The Aversive Impact of Stigma on Black People Diagnosed with Schizophrenia

Obianujunwa Anakwenze, Fordham University


Compared to their White counterparts, Black people diagnosed with schizophrenia (PDWS) are at elevated risk for poor outcomes (e.g., greater likelihood of misdiagnosis, poorer treatment engagement, higher suicide rates). Although it is well known that there are racial disparities in schizophrenia treatment and service utilization, little is known about the mechanisms driving these disparities. Studies have found that Black Americans hold more negative attitudes towards mental illness than White Americans and that the impact of such stigmatizing attitudes on help-seeking for mental health problems is detrimental. Mental illness stigma may generate disparities in schizophrenia by delaying or preventing treatment seeking among Blacks. This study sought to identify the mechanisms by which mental illness stigma, a racialized and politicized construct historically used to push Black Americans to the margins, acts as a barrier to care for Black PDWS and generates worse overall outcomes. It was hypothesized that Black PDWS who access routine outpatient care less frequently would be more likely to experience deterioration in their conditions and enter the mental health care system through less favorable inpatient access points. Depressive symptoms caused by stigma were thought to promote suboptimal patterns of service utilization, thereby resulting in increased substance use. Social support was expected to serve as a buffer against the harmful effects of stigma. The hypotheses of this study were partially supported. Findings were consistent with prior research indicating that stigma is a determinant of psychological wellbeing in individuals with serious mental illness and that depression is one pathway by which the effect occurs. Stigma was found to be less detrimental at higher levels of social support. Additionally, this study provides some evidence that stigma generates negative outcomes by reducing use of outpatient mental health services in Black PDWS. This finding, which must be taken with caution, comes alongside the finding that usage of outpatient mental health visits is negatively associated with misuse of various substances. Integrating perspectives from other disciplines, this study adds to the modest literature in psychology that either centers the experiences of Black Americans or examines stigma in relation to race. Its results have major public health implications. Indeed, this study was the first to examine the relationships among stigma, depression, service utilization, substance use, and overall behavioral health. Future research directions include examining whether there are differential levels of support for the proposed structural model across racial groups, whether Black men are more vulnerable to the disadvantages of mental illness stigma, replicating these findings with theory-driven covariates and in larger samples, conducting qualitative analyses to inform conceptualization of service use variables, and testing these research questions longitudinally.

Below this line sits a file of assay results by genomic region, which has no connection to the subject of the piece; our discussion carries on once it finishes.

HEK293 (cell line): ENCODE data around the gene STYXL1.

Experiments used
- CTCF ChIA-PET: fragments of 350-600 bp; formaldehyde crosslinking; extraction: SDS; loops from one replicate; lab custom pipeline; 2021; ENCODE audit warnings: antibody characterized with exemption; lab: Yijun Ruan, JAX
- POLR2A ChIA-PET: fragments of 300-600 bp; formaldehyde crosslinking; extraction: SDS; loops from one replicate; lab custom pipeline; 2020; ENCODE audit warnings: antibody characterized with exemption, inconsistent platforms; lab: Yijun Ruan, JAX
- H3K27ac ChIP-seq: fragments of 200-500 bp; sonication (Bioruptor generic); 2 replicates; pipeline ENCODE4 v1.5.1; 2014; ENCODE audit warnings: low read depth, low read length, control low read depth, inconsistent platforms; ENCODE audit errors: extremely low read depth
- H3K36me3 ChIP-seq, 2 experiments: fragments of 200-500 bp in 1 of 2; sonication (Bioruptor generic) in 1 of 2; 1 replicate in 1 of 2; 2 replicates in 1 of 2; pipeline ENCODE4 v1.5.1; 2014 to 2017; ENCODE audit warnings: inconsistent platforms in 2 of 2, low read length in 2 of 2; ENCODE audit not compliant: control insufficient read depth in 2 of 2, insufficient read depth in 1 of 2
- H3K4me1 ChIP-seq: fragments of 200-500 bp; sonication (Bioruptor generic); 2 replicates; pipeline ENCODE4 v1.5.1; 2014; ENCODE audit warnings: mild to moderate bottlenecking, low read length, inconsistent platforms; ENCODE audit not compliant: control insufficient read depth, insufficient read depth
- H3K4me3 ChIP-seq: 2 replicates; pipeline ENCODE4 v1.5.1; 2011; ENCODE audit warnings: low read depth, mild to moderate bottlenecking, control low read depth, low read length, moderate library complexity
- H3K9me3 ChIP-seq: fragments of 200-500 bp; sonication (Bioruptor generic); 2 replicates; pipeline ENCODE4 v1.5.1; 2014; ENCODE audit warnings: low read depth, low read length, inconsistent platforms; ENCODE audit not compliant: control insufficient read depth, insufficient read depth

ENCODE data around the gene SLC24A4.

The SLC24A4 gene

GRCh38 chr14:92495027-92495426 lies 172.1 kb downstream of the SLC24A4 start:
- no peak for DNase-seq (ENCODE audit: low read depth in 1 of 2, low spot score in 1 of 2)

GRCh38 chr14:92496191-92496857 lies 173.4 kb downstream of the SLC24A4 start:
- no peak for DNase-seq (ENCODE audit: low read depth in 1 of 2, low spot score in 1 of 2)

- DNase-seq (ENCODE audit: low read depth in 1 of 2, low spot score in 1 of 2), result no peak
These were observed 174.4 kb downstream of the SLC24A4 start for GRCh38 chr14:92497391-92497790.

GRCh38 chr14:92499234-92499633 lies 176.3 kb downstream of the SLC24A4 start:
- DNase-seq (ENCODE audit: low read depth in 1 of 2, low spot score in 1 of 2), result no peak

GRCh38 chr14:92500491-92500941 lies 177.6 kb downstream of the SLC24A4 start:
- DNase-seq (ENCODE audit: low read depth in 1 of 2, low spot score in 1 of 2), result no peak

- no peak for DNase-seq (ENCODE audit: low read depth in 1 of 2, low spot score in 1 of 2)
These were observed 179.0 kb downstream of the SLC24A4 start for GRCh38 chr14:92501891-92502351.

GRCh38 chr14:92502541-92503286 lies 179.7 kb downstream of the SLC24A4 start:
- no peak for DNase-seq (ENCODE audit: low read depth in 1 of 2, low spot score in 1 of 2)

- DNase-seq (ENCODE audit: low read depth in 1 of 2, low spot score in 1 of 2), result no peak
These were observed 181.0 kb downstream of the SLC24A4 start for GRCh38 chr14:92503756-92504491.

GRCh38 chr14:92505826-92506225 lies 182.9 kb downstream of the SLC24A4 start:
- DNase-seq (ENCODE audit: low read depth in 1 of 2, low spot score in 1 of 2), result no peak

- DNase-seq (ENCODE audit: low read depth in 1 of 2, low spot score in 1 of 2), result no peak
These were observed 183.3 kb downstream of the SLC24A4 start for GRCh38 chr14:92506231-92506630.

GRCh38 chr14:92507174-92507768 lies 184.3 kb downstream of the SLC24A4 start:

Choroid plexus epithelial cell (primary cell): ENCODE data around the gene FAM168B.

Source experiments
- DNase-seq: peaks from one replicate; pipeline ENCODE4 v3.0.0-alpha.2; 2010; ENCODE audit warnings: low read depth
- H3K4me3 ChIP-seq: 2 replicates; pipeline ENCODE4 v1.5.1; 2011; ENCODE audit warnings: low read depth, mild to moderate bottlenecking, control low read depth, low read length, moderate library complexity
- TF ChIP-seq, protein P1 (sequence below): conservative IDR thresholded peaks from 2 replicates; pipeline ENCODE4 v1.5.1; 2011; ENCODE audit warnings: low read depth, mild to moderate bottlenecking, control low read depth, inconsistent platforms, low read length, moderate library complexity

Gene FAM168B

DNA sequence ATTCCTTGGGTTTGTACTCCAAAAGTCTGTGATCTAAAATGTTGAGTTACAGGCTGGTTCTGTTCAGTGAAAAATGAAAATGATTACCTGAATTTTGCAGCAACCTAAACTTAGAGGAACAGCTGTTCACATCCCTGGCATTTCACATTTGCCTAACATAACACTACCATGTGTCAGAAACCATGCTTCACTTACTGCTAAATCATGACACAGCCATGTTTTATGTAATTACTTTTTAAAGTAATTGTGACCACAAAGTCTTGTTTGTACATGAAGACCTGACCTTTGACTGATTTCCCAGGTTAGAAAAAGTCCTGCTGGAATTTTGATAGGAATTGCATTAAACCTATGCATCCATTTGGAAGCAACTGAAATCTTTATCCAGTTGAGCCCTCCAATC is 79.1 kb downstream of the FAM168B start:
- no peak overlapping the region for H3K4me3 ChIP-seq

Subject Area

Clinical psychology|Black studies|Public health

Recommended Citation

Anakwenze, Obianujunwa, "The Aversive Impact of Stigma on Black People Diagnosed with Schizophrenia" (2020). ETD Collection for Fordham University. AAI28086206.